Responding to My Critics

Mitt Might Want to Repeal Obamacare, but He Can't


Kevin Drum, Andrew Sullivan, and Michael Tomasky have expressed their emphatic unconvincedness by my Mitt Romney endorsement.

Fortunately, none of them live in swing states, so at least I haven't done any harm.

I do want to clear up one false impression, though, caused by my failure to express myself clearly enough.

I wrote:

I don't want to see Obamacare repealed. I don't believe it will be, not even if the Republicans retake the Senate, which I don't expect either. Precisely since the universal healthcare law will remain in place, I want to see it implemented by people who see cost control as the first priority - who will grant maximum flexibility to the states - and who will recognize how dangerous it is to finance Obamacare with taxes only on the rich. A law of benefit to all should be paid for by all, for otherwise beneficiaries lose all concern for costs.

Andrew replied thus

And yet Romney has said it will be his first priority on Day One to end the program despised by every element of his far right party. He says this almost every day. David thinks Romney is cynical enough to make that clear, binding pledge day after day, ad after ad, and then instantly renege on it, even with a Republican majority in both Houses. Again, if David's right, Romney lacks the character to be president. If he's wrong, he's voting for the wrong presidential candidate.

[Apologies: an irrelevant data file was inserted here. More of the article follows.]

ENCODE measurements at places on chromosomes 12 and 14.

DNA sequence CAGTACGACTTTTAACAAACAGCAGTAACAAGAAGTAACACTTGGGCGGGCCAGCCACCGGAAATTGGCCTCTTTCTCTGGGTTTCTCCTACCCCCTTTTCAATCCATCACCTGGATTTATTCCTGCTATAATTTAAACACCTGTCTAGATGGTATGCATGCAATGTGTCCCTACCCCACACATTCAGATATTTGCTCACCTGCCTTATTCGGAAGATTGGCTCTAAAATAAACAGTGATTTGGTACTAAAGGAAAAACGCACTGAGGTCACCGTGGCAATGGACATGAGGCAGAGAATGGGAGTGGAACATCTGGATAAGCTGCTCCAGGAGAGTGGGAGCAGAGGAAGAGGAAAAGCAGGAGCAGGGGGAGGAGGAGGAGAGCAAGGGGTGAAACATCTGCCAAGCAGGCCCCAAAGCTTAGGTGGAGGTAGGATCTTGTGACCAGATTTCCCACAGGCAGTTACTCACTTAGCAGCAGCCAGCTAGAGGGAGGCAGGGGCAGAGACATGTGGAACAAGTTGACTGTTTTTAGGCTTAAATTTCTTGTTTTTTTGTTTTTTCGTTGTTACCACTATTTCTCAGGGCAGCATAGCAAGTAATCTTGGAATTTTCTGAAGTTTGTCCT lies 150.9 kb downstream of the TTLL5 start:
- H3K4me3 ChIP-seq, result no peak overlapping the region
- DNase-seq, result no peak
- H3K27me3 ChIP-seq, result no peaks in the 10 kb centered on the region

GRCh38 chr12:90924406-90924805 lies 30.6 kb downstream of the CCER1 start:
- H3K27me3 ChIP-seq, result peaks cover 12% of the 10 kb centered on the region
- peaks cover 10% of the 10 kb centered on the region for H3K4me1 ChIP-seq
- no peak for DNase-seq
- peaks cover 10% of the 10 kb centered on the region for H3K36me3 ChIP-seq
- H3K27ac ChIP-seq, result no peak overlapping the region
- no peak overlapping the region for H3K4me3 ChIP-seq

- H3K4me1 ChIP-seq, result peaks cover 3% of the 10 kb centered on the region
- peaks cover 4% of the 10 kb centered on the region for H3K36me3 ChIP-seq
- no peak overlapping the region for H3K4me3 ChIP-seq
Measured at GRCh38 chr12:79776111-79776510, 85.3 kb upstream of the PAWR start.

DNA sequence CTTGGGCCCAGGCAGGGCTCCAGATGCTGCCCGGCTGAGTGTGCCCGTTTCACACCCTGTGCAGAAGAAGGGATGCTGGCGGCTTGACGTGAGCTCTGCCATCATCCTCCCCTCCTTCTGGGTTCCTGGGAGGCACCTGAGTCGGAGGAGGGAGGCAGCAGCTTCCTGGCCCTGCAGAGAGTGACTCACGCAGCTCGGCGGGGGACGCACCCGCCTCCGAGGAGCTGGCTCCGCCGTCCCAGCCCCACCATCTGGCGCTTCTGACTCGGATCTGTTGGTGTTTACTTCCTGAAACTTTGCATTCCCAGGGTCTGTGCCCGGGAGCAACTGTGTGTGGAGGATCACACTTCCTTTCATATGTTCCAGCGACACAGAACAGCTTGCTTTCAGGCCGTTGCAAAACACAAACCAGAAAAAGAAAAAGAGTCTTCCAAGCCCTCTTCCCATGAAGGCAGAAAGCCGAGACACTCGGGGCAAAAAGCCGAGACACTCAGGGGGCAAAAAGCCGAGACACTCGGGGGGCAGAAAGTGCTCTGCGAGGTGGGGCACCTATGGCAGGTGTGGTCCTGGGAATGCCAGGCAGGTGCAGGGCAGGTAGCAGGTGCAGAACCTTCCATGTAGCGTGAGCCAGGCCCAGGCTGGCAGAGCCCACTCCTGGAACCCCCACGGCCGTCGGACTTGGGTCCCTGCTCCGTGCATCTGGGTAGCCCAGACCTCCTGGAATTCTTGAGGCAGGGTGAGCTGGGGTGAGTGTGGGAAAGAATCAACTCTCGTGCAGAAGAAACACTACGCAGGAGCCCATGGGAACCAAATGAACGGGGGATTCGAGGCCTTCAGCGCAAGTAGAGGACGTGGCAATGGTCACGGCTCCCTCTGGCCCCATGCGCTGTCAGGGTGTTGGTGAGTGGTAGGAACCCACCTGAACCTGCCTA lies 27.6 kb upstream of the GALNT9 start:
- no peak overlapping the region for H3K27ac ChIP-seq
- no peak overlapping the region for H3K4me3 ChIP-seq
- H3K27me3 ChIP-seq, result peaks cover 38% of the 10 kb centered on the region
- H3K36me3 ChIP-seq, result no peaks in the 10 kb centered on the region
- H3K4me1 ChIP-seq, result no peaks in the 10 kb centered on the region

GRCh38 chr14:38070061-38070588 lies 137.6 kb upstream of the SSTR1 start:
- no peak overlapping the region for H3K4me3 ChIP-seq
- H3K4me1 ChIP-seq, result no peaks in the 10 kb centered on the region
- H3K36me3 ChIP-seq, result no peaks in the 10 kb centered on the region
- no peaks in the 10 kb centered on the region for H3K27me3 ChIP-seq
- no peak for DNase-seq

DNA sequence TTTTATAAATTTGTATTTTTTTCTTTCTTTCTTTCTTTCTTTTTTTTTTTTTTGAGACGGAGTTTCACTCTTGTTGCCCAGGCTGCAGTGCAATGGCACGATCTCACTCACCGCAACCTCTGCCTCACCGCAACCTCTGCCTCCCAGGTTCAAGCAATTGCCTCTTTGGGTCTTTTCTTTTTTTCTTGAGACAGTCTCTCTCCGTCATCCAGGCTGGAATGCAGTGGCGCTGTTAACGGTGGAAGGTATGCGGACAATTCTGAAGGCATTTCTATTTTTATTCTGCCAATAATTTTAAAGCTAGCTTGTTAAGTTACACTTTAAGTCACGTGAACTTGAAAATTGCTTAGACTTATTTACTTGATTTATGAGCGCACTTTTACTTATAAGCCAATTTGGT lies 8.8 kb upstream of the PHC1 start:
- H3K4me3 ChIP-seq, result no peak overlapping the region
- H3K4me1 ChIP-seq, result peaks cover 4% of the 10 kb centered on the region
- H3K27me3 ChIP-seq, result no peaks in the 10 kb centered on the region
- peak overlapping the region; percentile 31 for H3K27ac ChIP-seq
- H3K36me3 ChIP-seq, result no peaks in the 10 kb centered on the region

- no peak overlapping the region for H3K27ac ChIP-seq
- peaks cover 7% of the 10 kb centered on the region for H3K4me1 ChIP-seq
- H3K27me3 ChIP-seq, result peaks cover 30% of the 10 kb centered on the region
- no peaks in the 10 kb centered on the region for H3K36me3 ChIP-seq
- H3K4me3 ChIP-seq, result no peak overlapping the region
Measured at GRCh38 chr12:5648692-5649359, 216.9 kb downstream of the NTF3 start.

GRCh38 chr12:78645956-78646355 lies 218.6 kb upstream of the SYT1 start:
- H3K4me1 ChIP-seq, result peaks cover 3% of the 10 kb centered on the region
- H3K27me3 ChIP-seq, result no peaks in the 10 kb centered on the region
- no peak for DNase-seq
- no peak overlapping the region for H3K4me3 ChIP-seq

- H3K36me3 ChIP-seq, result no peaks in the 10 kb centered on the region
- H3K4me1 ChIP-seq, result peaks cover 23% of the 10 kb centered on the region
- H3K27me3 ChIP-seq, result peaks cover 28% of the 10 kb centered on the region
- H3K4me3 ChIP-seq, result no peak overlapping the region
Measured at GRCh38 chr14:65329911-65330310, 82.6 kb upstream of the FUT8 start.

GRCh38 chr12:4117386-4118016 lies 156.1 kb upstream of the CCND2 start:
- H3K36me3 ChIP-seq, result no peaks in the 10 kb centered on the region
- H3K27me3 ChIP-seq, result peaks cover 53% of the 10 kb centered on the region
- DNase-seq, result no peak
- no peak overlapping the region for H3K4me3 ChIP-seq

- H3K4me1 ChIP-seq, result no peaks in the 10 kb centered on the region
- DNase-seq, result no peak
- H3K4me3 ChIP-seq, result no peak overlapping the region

Drum and Tomasky reacted in similar ways.

(Adam Serwer and Jamelle Bouie discuss the same argument at Bloggingheads)

To be clear: when I said that I doubted Obamacare would be repealed, I wasn't questioning that a President Romney would propose repeal. He will. His party will insist he do so; the House will vote to do so whether a President Romney asks them to or not; and by now, Romney surely believes he wants to.

So I am not suggesting that Romney will renege.

I am suggesting the following:

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1) If Democrats hold the Senate, as they likely will, possibly with an increased majority, how does repeal become law?

2) Even if Democrats lose the Senate, what exactly does the repeal statute look like? Is it the 1-sentence law simply voiding the law? But such a law would have immediate impact on a lot of Republican constituencies. It would, for example, immediately raise prescription drug costs for many Medicare recipients. Don't the phones start ringing in congressional offices as seniors discover that fact? What about the 20-somethings on their parents' health insurance. How do they (and their parents) react when they learn they will lose their coverage? Angry, right?

Can and will congressional Republicans really muscle through that anger? Especially if they have dropped a half dozen or so House seats? Or will they begin to expand their 1-sentence law to start addressing voter concerns? As the law grows, it will rapidly bulk into a substantial health reform on its own. As it bulks, it will accumulate more and more opposition, not only among Democrats, but among Republicans too. The Republican party that failed to pass a healthcare reform in the eight years 2001-2009 is not ready to pass a healthcare reform in the first nine months of the next Congress. Yet that's what it must do if it is to repeal Obamacare while preserving Obamacare's most popular features. And that's what I doubt it will be able to do. The claim is not that Romney is lying to his supporters. The claim is that healthcare change is hard, and the repeal of Obamacare will be an especially complicated and dangerous change.